Sapien 3 heart valve could be used in intermediate risk patients


The 30-day results of the Sapien 3 study, which evaluated the use of the Sapien 3 transcatheter aortic valve implantation (TAVI) device in patients with aortic stenosis who were at high or intermediate surgical risk, indicate that transfemoral implantation of the valve is associated with a low rate of mortality, a low rate of stroke, and no incidences of severe paravalvular leak. This indicates that the device could be used to manage aortic stenosis patients who are at intermediate surgical risk.

According to John Webb (University of British Columbia, Vancouver, Canada), who presented the data at EuroPCR (20–23 May, Paris, France), there are several differences between the Sapien 3 valve (Edwards Lifesciences) and an earlier generation of the Sapien valve (Sapien XT). He explained that the Sapien 3 valve was “easier for physicians” to use because it was taller and noted: “It also has more open cells at the top of the valve to enable easier access to the left coronary artery with high placement, the frame design allows it to be crimped very tightly and, very importantly, it has an expandable skirt [at the bottom of the valve] to reduce paravalvular leak.”

The aim of the Sapien 3 study was to assess the safety and efficacy of the device in high- and intermediate-risk patients who were eligible for surgical aortic valve replacement, with patients being evaluated at 30 days, one year, and annually for five years. The primary endpoint of the study was all-cause mortality of the valve-implant population (ie, those patients who actually received a device rather than all those enrolled in the study) at 30 days.

Of the 150 patients enrolled in the study, 100 were at intermediate surgical risk (Society of Thoracic Surgeons score ≥4 to <8; Logistic EuroSCORE 10 to 15) or high surgical risk (STS score 8; Logistic EuroSCORE 15) and the remaining 50 patients were at high surgical risk. Ninety-six received the valve via transfemoral access and 54 received it through transapical or transaortic access.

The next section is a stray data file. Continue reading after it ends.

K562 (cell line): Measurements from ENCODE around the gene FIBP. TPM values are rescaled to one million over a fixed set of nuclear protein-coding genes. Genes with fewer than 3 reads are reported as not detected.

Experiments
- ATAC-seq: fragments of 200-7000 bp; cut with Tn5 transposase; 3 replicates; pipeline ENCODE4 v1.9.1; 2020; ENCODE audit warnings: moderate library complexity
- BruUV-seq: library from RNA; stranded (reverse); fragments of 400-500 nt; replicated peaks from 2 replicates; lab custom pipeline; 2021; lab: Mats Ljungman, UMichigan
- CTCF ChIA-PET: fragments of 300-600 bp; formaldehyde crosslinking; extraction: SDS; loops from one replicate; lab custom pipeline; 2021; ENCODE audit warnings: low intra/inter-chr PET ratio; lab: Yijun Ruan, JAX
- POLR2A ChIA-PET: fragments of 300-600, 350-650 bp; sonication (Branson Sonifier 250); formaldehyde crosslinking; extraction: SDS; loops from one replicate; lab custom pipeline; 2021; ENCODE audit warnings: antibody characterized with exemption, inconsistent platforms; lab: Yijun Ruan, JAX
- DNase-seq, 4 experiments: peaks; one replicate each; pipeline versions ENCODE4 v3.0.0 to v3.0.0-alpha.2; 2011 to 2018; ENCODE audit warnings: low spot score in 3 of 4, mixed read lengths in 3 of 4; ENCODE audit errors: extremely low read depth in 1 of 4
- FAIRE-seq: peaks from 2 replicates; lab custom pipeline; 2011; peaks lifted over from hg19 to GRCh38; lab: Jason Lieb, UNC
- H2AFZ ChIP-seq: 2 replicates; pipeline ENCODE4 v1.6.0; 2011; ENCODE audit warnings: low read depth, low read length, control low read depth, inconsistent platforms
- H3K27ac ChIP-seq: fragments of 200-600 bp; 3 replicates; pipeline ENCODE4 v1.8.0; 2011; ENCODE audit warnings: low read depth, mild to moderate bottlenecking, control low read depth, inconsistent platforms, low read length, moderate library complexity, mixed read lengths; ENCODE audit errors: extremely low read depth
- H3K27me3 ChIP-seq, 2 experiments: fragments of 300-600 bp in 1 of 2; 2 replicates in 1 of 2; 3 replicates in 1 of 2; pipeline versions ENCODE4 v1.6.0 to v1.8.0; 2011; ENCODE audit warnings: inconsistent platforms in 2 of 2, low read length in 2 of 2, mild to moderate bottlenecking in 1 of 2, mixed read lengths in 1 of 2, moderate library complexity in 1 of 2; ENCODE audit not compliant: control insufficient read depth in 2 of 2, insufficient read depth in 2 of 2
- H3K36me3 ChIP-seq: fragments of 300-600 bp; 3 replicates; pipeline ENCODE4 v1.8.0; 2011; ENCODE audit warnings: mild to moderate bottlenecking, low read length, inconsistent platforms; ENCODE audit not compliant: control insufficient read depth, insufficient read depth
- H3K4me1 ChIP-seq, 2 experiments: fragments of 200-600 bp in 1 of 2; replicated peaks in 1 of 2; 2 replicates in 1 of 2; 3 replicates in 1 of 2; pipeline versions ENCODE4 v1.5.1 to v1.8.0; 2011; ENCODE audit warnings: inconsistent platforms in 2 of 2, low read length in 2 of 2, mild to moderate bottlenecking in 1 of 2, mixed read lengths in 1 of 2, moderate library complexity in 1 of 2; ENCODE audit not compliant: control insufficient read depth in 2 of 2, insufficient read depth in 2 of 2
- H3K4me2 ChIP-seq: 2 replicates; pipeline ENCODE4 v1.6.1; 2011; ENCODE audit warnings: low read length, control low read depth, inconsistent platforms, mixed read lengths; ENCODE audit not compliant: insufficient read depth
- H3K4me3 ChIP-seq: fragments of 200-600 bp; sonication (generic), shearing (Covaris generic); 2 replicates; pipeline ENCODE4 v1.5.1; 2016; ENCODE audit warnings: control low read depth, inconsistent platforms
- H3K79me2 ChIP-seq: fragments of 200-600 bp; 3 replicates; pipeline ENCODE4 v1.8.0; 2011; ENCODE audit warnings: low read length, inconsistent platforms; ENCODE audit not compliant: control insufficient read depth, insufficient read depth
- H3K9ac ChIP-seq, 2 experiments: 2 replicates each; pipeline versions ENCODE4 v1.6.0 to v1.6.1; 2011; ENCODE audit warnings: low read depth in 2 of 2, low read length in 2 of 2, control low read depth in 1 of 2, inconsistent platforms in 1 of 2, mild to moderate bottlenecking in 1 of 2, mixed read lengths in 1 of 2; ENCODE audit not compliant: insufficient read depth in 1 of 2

Webb reported that the rate of all-cause mortality was “dramatically low” at 30 days in patients receiving the valve through transfemoral access (2.1%). In this group of patients, the rate of stroke was also low (1%) and so was the rate of major vascular complications (5.2%). He said that the results of the transapical/aortic group were “mostly similar” to those of the transfemoral group, but added that the rate of all-cause mortality was higher (11.1%). In both groups, compared with baseline levels, there were significant clinical improvements—for example, New York Heart Association class and quality of life.

Webb commented that the incidence of moderate paravalvular leak was 2.6% in the transfemoral arm and 5.1% in the transapical/aortic arm, noting: “There were no incidences of severe paravalvular leak in either arm. That means that 96.6% of patients in the study had mild or no paravalvular leak as, overall, only 3.4% had moderate paravalvular leak.”

Concluding, Webb said that the outcomes with the transfemoral Sapien 3 at 30 days were “excellent” and that “It is reasonable to say that Sapien 3 transcatheter heart valve may enable treatment of patients with intermediate-risk patients with aortic stenosis.”